Demographics Expected To Drive Cold Cereal Comeback

Cold breakfast cereals have been under siege in recent years.

More consumers are eating their morning meal on the run, and there are a growing number of options for doing just that, including yogurt, energy bars and other product innovations.

Between 2008 and 2013, U.S. retail sales of cold cereals barely budged. The category's U.S. retail sales had a meager compound annual growth rate (CAGR) of 0.4%, rising from $10.3 billion to $10.4 billion, according to a new report on breakfast cereals from market research firm Packaged Facts.

Hot cereals are a much smaller category (about $1.4 billion in 2013), but they fared considerably better, realizing an 8.5% retail sales gain between 2008 and 2013 and accounting for most of the overall cereal market's CAGR of 1.3% during that period. Due to declines in cold cereal, the total category's sales were actually down 2% last year.

Still, during the past decade, volume consumption of cold cereal did slightly outpace growth in the number of U.S. households. And an early 2014 survey by Packaged Facts found that three in four adults eat cold cereal, with three in five eating it daily or a few times a week. Among cold cereal consumers, 40% report sometimes eating it as an evening meal or snack, and the same percentage say they snack on it right out of the box.

Furthermore, demographic trends -- combined with cereal makers' increased investment in marketing and innovation -- are expected to drive renewed growth for cold cereals, as well as accelerated growth for hot varieties, starting this year, according to the report.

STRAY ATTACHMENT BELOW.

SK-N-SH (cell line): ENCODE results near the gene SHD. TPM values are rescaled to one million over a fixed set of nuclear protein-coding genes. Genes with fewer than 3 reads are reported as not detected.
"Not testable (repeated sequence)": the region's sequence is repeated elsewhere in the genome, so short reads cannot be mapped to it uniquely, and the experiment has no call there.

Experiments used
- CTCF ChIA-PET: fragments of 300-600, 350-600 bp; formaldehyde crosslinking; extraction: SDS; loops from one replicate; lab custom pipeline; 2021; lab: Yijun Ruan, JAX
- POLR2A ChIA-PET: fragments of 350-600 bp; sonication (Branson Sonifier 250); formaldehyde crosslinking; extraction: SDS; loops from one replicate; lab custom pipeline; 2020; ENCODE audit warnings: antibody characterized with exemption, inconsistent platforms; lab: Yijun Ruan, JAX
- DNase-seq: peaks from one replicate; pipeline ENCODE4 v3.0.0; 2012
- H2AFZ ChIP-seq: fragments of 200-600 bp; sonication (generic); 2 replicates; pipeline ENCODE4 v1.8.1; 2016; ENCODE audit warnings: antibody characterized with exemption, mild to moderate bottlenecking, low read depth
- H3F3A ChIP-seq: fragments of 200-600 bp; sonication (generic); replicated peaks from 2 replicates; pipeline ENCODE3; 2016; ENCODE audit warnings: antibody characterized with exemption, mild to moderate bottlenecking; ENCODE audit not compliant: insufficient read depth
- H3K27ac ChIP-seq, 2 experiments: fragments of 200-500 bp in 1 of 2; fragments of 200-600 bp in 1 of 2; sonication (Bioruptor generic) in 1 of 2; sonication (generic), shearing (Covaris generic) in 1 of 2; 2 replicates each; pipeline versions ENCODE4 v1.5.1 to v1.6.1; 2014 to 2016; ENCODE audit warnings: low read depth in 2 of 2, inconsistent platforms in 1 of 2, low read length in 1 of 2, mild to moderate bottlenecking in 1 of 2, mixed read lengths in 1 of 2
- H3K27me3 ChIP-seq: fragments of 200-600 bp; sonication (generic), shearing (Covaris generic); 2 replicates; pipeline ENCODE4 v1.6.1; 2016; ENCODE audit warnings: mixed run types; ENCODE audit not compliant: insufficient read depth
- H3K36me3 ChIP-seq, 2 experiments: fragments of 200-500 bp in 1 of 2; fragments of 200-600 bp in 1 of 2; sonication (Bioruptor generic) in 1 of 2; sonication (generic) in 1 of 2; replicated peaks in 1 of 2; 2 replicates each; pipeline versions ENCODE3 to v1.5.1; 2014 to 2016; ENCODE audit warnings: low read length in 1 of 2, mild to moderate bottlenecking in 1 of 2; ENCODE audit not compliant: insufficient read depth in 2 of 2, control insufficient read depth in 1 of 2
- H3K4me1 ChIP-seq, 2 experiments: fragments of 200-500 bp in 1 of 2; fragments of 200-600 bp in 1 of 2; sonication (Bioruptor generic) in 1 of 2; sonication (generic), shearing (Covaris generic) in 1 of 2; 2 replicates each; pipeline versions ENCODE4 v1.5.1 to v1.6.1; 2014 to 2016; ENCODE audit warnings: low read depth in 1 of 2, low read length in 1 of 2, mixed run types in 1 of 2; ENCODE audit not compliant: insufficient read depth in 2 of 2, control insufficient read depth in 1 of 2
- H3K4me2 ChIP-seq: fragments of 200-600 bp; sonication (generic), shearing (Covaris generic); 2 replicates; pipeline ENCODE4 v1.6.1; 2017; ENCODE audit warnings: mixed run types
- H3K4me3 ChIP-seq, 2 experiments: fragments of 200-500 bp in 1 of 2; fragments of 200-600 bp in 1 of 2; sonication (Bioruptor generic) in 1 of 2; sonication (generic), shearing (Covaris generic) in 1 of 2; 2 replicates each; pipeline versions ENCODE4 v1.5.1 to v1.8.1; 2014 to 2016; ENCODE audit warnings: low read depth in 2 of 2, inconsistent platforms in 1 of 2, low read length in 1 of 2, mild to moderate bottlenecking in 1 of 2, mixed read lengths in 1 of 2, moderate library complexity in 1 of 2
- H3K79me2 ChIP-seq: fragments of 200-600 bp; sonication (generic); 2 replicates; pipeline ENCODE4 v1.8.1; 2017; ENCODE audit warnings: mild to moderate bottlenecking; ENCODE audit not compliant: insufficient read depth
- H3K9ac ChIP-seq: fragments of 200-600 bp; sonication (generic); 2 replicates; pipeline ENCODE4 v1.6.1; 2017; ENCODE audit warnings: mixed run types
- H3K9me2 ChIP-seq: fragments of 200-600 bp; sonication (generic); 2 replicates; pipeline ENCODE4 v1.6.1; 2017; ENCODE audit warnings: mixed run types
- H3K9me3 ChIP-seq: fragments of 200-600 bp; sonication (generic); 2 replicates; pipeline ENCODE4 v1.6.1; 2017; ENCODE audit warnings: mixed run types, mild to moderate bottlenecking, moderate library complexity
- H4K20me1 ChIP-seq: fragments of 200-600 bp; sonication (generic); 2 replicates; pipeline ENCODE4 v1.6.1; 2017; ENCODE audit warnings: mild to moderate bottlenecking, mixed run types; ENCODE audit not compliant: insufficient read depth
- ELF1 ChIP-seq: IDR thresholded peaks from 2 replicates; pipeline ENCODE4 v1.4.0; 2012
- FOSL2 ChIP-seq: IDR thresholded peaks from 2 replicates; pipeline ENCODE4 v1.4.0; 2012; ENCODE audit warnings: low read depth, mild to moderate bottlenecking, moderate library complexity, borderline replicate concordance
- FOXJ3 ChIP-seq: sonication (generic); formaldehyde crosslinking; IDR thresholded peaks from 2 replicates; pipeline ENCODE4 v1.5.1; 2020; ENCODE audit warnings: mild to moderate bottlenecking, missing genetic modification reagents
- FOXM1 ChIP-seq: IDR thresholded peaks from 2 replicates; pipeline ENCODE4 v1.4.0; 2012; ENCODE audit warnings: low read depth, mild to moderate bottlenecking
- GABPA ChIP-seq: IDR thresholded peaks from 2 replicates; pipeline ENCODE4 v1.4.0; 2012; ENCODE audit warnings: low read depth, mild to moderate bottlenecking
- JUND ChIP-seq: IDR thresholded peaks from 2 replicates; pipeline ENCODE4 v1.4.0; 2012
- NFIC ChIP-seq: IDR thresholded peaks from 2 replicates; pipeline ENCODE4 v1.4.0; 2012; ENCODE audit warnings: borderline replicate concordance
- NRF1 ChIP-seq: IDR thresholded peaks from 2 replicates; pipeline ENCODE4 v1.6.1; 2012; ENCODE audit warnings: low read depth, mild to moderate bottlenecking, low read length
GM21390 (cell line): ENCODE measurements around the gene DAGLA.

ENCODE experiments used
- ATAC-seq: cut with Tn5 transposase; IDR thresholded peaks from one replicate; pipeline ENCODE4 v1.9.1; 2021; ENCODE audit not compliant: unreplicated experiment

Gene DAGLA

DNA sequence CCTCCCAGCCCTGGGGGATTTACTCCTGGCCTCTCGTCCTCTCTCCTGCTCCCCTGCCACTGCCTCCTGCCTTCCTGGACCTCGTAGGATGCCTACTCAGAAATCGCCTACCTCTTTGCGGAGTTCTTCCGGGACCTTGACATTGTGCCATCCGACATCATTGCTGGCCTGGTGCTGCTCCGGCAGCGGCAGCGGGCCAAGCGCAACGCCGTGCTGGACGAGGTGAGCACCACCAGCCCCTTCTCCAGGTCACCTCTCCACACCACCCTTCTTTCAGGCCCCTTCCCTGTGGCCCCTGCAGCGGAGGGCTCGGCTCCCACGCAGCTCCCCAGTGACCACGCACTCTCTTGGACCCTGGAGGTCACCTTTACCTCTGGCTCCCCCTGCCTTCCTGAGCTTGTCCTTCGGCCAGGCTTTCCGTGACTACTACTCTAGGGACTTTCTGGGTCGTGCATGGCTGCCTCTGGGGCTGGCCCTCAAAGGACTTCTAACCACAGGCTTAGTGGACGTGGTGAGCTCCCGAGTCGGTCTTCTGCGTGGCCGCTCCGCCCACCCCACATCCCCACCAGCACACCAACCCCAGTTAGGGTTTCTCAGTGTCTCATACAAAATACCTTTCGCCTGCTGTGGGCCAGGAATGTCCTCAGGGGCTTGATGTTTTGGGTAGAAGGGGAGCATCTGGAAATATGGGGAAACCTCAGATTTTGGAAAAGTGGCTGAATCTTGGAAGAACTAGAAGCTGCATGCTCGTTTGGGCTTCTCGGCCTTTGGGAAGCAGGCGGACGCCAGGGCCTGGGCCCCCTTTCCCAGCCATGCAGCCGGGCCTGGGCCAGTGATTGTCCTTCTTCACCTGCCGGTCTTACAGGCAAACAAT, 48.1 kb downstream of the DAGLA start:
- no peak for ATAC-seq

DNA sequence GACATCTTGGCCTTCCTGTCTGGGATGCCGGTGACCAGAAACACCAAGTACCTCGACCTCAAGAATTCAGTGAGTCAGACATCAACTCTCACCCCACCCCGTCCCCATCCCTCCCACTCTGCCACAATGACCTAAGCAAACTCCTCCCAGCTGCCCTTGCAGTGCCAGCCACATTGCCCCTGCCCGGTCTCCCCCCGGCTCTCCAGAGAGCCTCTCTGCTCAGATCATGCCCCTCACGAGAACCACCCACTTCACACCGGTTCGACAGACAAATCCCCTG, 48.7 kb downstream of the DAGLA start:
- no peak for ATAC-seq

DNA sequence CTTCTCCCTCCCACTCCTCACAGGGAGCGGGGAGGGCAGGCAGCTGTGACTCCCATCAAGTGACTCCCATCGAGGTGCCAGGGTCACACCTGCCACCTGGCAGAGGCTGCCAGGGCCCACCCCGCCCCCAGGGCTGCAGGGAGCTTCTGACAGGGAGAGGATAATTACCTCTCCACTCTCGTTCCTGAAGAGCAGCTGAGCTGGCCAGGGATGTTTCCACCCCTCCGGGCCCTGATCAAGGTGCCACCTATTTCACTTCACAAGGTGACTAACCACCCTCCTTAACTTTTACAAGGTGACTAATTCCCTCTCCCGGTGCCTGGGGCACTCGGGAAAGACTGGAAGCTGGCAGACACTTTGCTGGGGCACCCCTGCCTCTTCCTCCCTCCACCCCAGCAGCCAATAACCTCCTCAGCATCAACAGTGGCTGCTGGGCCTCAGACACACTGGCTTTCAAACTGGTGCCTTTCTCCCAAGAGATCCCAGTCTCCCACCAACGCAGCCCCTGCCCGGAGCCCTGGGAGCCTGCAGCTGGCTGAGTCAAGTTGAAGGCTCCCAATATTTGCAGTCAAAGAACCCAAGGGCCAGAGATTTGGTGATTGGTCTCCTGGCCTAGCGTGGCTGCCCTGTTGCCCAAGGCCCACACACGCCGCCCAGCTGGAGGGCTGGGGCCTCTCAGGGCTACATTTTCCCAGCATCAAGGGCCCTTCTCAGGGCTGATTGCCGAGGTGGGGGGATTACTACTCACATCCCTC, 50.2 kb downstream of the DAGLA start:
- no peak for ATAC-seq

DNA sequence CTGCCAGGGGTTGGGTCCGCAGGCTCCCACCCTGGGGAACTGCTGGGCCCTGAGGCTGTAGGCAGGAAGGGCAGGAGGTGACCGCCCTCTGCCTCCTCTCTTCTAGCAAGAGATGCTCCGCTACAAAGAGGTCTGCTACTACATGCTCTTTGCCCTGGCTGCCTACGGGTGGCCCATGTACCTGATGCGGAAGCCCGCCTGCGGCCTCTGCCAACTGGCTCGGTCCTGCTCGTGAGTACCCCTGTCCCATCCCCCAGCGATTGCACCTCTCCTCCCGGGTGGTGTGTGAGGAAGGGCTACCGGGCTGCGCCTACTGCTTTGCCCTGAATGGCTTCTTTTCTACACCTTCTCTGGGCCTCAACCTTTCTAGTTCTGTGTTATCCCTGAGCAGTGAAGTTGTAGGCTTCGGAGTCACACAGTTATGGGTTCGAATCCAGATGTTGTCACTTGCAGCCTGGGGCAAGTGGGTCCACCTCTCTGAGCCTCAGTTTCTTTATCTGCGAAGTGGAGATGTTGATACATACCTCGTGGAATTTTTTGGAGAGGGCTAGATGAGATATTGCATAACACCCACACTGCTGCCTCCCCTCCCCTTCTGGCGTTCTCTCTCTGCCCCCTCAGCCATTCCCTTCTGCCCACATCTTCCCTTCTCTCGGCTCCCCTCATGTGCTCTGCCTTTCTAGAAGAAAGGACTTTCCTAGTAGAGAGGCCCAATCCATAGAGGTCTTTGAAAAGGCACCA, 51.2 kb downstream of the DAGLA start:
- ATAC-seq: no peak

Packaged Facts projects cumulative growth rates for cold and hot cereals of 9.4% and 14.7%, respectively, between 2013 and 2018, for a total-category CAGR of 10% and total sales of $13 billion by 2018.

The continuing declines in the overall U.S. birth rate and the kids' population have been negatives for cold cereal, in particular. However, two major demographic trends will work in the category's favor going forward, the researchers point out. 

The rapid growth of the U.S. Hispanic population is key, as these households -- regardless of whether they have children -- are more likely than non-Hispanic households to have consumed 21 or more servings of cold breakfast cereal in the last 30 days, according to Simmons National Consumer Study data.

The surging population of Baby Boomers, who continue to consume more cereal than younger generations, is also good news for the category. The percentage of cold cereal-consuming households without children has continued to rise during the past decade, even as the percentage of cold cereal-consuming households with children has declined.

"Kids Eating breakfast" photo from Shutterstock.

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